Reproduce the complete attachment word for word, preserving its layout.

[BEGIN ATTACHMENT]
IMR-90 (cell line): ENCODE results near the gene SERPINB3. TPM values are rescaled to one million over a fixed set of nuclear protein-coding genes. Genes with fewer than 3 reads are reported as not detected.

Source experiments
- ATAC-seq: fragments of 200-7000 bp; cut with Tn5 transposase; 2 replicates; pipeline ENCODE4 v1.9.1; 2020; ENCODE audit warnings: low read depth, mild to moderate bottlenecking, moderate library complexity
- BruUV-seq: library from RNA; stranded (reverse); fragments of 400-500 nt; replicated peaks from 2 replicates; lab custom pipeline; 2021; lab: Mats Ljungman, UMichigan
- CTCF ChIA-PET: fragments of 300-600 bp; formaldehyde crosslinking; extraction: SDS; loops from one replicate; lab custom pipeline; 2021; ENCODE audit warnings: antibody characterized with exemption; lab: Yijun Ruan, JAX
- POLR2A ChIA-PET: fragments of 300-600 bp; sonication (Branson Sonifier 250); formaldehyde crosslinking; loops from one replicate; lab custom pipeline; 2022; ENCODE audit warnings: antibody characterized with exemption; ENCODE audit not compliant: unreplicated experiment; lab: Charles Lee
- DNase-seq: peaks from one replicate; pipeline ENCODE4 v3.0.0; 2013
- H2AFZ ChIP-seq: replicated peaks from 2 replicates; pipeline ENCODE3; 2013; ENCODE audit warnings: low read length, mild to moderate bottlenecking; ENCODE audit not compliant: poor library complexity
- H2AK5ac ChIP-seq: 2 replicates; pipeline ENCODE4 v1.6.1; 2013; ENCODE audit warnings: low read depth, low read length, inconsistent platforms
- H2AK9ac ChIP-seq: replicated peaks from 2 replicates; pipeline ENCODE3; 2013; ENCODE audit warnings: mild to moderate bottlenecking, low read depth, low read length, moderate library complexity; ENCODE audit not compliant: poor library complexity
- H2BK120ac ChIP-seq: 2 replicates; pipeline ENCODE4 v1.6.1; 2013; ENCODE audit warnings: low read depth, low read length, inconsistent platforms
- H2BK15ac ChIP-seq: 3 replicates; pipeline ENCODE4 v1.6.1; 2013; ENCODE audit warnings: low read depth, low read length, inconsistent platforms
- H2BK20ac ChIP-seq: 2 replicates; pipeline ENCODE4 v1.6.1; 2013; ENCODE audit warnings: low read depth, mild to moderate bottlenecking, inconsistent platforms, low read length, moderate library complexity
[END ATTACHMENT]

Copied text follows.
IMR-90 (cell line): ENCODE results near the gene SERPINB3. TPM values are rescaled to one million over a fixed set of nuclear protein-coding genes. Genes with fewer than 3 reads are reported as not detected.

Source experiments
- ATAC-seq: fragments of 200-7000 bp; cut with Tn5 transposase; 2 replicates; pipeline ENCODE4 v1.9.1; 2020; ENCODE audit warnings: low read depth, mild to moderate bottlenecking, moderate library complexity
- BruUV-seq: library from RNA; stranded (reverse); fragments of 400-500 nt; replicated peaks from 2 replicates; lab custom pipeline; 2021; lab: Mats Ljungman, UMichigan
- CTCF ChIA-PET: fragments of 300-600 bp; formaldehyde crosslinking; extraction: SDS; loops from one replicate; lab custom pipeline; 2021; ENCODE audit warnings: antibody characterized with exemption; lab: Yijun Ruan, JAX
- POLR2A ChIA-PET: fragments of 300-600 bp; sonication (Branson Sonifier 250); formaldehyde crosslinking; loops from one replicate; lab custom pipeline; 2022; ENCODE audit warnings: antibody characterized with exemption; ENCODE audit not compliant: unreplicated experiment; lab: Charles Lee
- DNase-seq: peaks from one replicate; pipeline ENCODE4 v3.0.0; 2013
- H2AFZ ChIP-seq: replicated peaks from 2 replicates; pipeline ENCODE3; 2013; ENCODE audit warnings: low read length, mild to moderate bottlenecking; ENCODE audit not compliant: poor library complexity
- H2AK5ac ChIP-seq: 2 replicates; pipeline ENCODE4 v1.6.1; 2013; ENCODE audit warnings: low read depth, low read length, inconsistent platforms
- H2AK9ac ChIP-seq: replicated peaks from 2 replicates; pipeline ENCODE3; 2013; ENCODE audit warnings: mild to moderate bottlenecking, low read depth, low read length, moderate library complexity; ENCODE audit not compliant: poor library complexity
- H2BK120ac ChIP-seq: 2 replicates; pipeline ENCODE4 v1.6.1; 2013; ENCODE audit warnings: low read depth, low read length, inconsistent platforms
- H2BK15ac ChIP-seq: 3 replicates; pipeline ENCODE4 v1.6.1; 2013; ENCODE audit warnings: low read depth, low read length, inconsistent platforms
- H2BK20ac ChIP-seq: 2 replicates; pipeline ENCODE4 v1.6.1; 2013; ENCODE audit warnings: low read depth, mild to moderate bottlenecking, inconsistent platforms, low read length, moderate library complexity